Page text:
Verification Parameters

Verification Of Assets

For verification of any assets the auditor has to mainly check some general points, which are almost similar for all kinds of assets, still according to the name of the asset, the auditor verifies them in the following manner

The main parameters to verify the value of an asset are

  • Debtors
  • Goodwill
  • Trade Mark
  • Land and Buildings


The auditor should verify this asset carefully because it- might be that full amount has been received from a debtor, but the whole amount is not shown as a receipt and some portion of that amount is shown as discount to debtor and that amount of discount has been fraudulently stolen by the firm by not giving this discount to debtors. This may also be possible that cash may be received from debtor but it is not deposited in his account and theft, and the debt of that person (debtor) is shown as a Bad Debt and written off from Profit and Loss account. The auditor shall verify this asset in the following manner.

  1. Attaining the List

    The auditor shall attain a certified list of total debtors of the firm, from a responsible officer. He shall also attain the necessary documents and receipts of debtors relating to total amount of bad debts.

  2. Communication with the Debtors

    If the auditor considers it necessary, he shall communicate with the debtors independently and confirm whether. The amount remaining in balance at the end of the year is also according to their books or not.

  3. Checking Bad Debts and Discount to Debtors

    The auditor should see that discount to debtors is given as per the rules and which officer is authorised to give, this rebate. He should also see whether on each discount, the signature of that officer is present or not. Similarly, if for any loan it seems that it is not recoverable and it is written as a Bad debt, the auditor should also check that the officer who has written it, in Bad Debts account was authorised to do so, or not, because it is possible that after showing it as a Bad Debt, the loan was recovered from the debtor and distributed between the officer and the debtor, fraudulently.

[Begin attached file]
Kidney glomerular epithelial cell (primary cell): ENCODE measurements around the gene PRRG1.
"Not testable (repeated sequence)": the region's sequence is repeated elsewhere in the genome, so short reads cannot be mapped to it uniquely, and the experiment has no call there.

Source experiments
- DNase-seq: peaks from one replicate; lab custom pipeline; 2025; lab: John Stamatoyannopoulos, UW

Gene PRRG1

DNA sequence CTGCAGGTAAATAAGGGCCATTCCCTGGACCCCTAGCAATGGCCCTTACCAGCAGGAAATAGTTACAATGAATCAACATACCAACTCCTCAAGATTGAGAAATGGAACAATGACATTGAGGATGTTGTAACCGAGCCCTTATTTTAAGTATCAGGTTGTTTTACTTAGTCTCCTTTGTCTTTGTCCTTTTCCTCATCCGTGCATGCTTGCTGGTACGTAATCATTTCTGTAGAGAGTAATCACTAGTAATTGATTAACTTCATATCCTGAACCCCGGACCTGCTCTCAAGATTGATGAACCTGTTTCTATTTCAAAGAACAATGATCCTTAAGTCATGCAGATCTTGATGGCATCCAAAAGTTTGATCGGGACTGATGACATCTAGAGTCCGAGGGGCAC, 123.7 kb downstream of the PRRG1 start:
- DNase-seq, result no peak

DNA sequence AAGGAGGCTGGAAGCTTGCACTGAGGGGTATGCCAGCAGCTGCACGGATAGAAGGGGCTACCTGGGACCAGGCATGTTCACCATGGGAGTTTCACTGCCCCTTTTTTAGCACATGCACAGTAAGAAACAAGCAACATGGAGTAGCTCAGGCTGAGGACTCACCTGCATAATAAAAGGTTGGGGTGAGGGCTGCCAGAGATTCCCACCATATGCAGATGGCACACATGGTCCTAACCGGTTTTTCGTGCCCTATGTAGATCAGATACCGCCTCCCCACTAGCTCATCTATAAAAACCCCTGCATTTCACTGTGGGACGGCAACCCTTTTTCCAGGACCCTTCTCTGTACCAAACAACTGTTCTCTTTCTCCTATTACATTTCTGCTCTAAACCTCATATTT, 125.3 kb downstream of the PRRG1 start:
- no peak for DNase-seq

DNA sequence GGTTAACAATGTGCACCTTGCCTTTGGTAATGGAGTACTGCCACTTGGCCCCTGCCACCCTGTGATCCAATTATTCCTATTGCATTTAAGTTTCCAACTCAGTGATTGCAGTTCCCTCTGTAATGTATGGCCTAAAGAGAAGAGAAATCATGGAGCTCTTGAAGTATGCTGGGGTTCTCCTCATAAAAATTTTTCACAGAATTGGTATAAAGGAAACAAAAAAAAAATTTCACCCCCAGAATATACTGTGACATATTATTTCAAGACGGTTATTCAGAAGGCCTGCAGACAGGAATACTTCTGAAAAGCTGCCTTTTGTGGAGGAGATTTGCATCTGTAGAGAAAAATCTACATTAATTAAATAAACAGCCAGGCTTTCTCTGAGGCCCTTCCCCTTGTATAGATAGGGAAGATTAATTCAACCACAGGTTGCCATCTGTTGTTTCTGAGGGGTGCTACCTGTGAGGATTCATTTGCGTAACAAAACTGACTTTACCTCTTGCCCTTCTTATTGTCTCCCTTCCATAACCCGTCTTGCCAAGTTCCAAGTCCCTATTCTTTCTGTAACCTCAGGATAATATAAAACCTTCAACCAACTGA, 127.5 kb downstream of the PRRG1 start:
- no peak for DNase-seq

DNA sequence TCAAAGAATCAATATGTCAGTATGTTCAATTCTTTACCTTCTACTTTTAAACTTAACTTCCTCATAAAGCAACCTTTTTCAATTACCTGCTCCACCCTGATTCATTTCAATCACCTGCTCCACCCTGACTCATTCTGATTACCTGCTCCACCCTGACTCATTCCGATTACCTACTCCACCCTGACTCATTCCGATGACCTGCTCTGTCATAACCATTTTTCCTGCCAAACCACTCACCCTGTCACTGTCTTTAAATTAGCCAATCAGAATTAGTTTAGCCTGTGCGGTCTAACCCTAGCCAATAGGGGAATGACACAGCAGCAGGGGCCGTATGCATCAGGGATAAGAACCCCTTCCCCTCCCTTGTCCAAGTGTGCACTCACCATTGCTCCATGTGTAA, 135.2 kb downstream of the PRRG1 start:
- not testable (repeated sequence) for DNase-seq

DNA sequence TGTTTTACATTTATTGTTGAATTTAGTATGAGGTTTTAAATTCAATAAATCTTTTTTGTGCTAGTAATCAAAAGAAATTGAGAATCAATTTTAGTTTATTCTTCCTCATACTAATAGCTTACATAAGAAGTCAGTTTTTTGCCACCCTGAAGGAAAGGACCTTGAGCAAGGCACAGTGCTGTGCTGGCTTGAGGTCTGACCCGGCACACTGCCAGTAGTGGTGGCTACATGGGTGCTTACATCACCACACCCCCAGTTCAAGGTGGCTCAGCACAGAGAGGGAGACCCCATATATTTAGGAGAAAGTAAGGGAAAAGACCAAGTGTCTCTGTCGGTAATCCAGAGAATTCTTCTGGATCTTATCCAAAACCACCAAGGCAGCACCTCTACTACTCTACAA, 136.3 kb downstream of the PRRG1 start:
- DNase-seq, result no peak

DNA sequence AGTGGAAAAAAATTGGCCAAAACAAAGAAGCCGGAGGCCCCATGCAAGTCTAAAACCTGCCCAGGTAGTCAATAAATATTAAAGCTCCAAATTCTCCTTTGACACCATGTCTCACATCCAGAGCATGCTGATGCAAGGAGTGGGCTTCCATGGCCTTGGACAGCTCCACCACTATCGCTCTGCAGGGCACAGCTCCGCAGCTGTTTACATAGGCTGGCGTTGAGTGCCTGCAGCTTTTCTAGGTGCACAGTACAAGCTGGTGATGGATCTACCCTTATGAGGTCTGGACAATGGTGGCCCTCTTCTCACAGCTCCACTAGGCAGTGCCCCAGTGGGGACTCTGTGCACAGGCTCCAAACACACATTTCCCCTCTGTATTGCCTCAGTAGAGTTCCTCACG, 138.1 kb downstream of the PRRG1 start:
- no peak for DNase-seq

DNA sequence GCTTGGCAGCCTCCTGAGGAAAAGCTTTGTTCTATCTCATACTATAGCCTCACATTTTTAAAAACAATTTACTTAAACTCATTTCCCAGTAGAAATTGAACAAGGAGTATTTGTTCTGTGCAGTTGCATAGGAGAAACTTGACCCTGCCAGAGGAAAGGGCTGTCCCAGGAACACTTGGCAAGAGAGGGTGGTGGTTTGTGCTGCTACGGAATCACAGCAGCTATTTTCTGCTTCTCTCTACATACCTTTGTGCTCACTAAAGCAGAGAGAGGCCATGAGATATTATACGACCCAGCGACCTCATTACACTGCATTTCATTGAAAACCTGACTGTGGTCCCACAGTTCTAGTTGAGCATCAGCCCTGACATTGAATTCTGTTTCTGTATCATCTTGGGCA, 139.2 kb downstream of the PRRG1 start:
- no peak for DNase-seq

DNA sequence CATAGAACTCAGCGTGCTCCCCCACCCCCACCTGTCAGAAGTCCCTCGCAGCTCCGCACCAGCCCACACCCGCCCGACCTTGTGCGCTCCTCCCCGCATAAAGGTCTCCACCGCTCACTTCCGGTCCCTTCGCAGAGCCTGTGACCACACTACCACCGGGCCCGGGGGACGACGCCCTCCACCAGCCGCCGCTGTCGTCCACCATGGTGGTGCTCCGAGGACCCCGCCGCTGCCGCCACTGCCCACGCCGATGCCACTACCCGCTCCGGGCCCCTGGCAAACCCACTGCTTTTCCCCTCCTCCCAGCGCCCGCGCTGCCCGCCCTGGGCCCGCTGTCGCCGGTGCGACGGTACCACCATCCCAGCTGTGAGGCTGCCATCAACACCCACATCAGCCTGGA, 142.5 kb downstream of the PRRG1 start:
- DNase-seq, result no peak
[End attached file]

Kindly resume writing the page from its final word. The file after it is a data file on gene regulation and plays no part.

4. Checking of Securities

    If any cash loan is given by the organisation by taking some security, then such securities should also be checked.

  5. Presentation in the Balance Sheet

    The auditor should see whether any special law applies on that organisation, or not. If any special law applies then he should see that according to that law, how the debtors should be shown in the Balance Sheet. As according to the Companies Act, it is compulsory for the company to show its loans under the following heads

    • Loans which are considered receivable and for which the company is fully secured.
    • Loans which are considered receivable but in relation to which the company does not have any other security other than the personal security of the debtor.
    • Loans which are considered Bad and Doubtful.

If no special law applies on the organisation, the auditor shall see that debtors are shown in a manner as shown in other ordinary business organisations.
An important case relating to showing of debtors in the Balance Sheet, is London & General Bank case. In this case, the auditor of London & General Bank Ltd. was held responsible for breach of duty because he did not reveal this fact to the shareholders of the bank in his report that he has shown various loans as asset (debtors) in the Balance Sheet and interest earned on them also shown in the Profit & Loss account as a profit, whereas; fact was this that the chances of recovery of these loans were almost nil, though the auditor was quite aware of this fact.